Cooking, Soup, Thailand
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Recipe: Prawn Tom Yum Kung (a vibrant and delicious Thai soup)


Pichit and the Prawn Tom Yum Kung that he taught me to make

I have returned to London for a short stretch, and minutes off the plane it seems, I have contracted the brutal head and chest cold that has been taking London down. I was doing so well, I have not had one cold this winter.

For relief and to fight it, I need something simple, firey and potent to blast the germs out. I also need something cheerful and bright. My life is full of lemon, honey & gingers. I now also need to introduce Prawn Tom Yum Kung soup.


Ingredients for Prawn Tom Yum Kung

This recipe is another from Thailand from my class at the cooking school at the Khlong Lat Mayom floating market. This is an authentic recipe and is full of flavour. I think it is also the perfect thing for a cold. There are two ways of making it, one is clear and one is milk with some more firey heat. In Thailand they use tinned milk which is quite sweet and lighter than coconut milk.


Thai blue river prawns

I am going to work on a coconut milk version, and for now share the recipe for the clear soup, which is adapted from the recipe taught to me by Pichit (in the photographs). I had to change the recipe a little to adapt to the size of our prawns and the availability of ingredients, but the taste is very similar to what I had in Bangkok and still very good.

Note on the recipe: we used giant blue Thai river prawns. I would suggest the best raw prawns that you can find. Cooked prawns will just cook further in the broth and become leathery.

You might also like to check out my recipe for Thai Seafood Green Curry from the same class.


A slightly blurry photo of the finished soup in Bangkok – it was insanely hot and steamy there and I was just about holding it together towards the end :)

Recipe: Prawn Tom Yum Kung Soup 

Serves 4 to 6


1kg large raw prawns
1 galangal root, sliced finely at an angle
3 large kaffir lime leaves, soft leaf removed from the central stem
3 stalks of lemongrass, topped and tailed and sliced finely at an angle
50g chee farang (translates as foreign coriander – very pungent coriander shaped in a long leaf – substitute with extra coriander if you can’t source)
350g mushrooms
50g tamarind pulp
1 kaffir lime, juice only (substitute normal lime if you can’t get one)
3 birds eye chillies
5 tbsp fish sauce
1 tsp sugar
handful of fresh coriander leaves to finish
1 litre water


Prepare the tamarind by soaking in enough water to cover it for 20 minutes and squeezing it. Discard the pulp, we will use the tamarind water.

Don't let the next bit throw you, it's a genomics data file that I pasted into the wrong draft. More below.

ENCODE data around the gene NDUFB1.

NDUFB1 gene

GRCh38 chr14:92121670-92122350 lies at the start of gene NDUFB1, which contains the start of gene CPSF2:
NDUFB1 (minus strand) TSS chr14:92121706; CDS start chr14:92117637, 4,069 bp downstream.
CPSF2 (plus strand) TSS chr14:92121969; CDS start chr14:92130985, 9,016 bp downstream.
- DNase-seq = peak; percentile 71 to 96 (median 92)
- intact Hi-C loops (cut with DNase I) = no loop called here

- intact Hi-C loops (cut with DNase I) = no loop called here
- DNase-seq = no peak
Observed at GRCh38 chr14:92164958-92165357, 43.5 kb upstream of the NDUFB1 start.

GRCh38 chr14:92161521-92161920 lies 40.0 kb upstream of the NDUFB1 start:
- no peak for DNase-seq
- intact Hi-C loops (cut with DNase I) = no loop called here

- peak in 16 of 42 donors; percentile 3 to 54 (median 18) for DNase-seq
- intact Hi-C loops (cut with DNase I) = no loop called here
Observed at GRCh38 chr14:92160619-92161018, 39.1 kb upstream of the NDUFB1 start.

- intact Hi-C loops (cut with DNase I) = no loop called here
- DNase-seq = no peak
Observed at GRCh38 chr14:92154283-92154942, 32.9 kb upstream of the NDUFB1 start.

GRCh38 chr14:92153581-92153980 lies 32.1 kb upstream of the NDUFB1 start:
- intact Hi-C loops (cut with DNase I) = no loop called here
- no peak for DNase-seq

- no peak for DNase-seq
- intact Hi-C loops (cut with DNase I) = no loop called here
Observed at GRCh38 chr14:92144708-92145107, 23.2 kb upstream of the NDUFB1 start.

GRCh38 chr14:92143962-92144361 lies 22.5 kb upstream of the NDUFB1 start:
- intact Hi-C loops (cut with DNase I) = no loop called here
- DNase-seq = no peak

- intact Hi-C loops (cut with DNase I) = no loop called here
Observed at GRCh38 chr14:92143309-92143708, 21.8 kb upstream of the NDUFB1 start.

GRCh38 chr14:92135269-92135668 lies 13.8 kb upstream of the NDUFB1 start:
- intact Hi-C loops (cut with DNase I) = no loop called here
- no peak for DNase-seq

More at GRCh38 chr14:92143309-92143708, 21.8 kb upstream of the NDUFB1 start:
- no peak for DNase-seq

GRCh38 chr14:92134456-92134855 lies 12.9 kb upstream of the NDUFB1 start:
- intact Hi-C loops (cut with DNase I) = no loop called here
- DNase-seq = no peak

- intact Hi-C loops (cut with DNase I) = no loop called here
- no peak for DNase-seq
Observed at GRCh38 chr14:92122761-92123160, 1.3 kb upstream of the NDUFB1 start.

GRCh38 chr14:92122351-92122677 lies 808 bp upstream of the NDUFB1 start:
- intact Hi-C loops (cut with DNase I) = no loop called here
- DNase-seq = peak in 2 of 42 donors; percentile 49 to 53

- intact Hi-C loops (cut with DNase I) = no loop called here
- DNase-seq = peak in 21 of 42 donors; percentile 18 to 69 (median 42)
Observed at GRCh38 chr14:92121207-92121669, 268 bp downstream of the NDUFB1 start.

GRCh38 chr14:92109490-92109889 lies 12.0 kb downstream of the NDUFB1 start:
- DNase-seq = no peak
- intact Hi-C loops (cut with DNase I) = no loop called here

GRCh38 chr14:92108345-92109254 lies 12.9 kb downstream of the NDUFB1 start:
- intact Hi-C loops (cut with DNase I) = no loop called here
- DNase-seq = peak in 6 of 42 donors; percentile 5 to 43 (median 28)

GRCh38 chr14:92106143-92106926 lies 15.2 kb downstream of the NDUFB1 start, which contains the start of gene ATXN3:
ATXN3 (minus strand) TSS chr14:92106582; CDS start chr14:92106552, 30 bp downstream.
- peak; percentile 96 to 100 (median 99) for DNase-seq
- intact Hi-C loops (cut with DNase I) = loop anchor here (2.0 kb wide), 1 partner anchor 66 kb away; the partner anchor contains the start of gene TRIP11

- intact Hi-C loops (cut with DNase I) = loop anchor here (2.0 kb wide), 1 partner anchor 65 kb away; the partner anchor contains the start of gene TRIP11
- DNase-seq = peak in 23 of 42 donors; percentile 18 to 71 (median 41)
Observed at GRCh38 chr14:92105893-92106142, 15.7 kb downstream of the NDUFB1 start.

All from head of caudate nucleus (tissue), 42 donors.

Grind the chillies in a pestle and mortar or food processor.
Boil the water and add the galangal, lemongrass & kaffir lime leaves.
A few minutes later add the fish sauce, sugar, the juice of the lime, 1 tbsp of the tamarind water, mushrooms and chilli.
Cook for about 10 minutes, then add the prawns. As soon as the prawns are pink, the soup is ready.
Adjust the flavour by adding more fish sauce and/or lime if required.
Finish with the fresh coriander leaf and serve immediately.




  1. Even though the prawns are raw in the photo they still look delicious!

    I have been sick twice in the pass month now (also in London) and pretty much living off lemon honey ginger too. It is delicious and I swear it makes sickness shorter!

    • Yes, it really helps. I have them regularly anyway. I have a gorgeous pollen enriched honey from the farmers market too.

      The prawns were outstanding, and agreed, they still look delicious when raw :)

  2. My mouth is watering! I need to make this one of these days when I have the time to go and hunt all the ingredients down and do math. :)

  3. Wonderful! I must try your recipe. I had got some ready made Tom Yum Kung kit, which is already finished. Great to see Thailand posts still going… I think I’m going to be in a Thai mode for a long time to come! I’m linking your post to mine:)

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  5. That soup looks so good…
    We’ve had the flu season since Xmas here in Finland. As a mother of three I can tell you there hasn’t been may weeks without someone coughing, sneezing etc. in our house…

    • Oh poor you, that sounds awful! I hope Spring comes soon. It has just come in London in the last few days. The soup will bring some sunshine to your house :)

  6. carl@placetoeat says

    I tried this recipe and it was very nice, difficult to get hold of some of the ingredients though if you don’t have an asian supermarket near by.
    Great blog, many thanks

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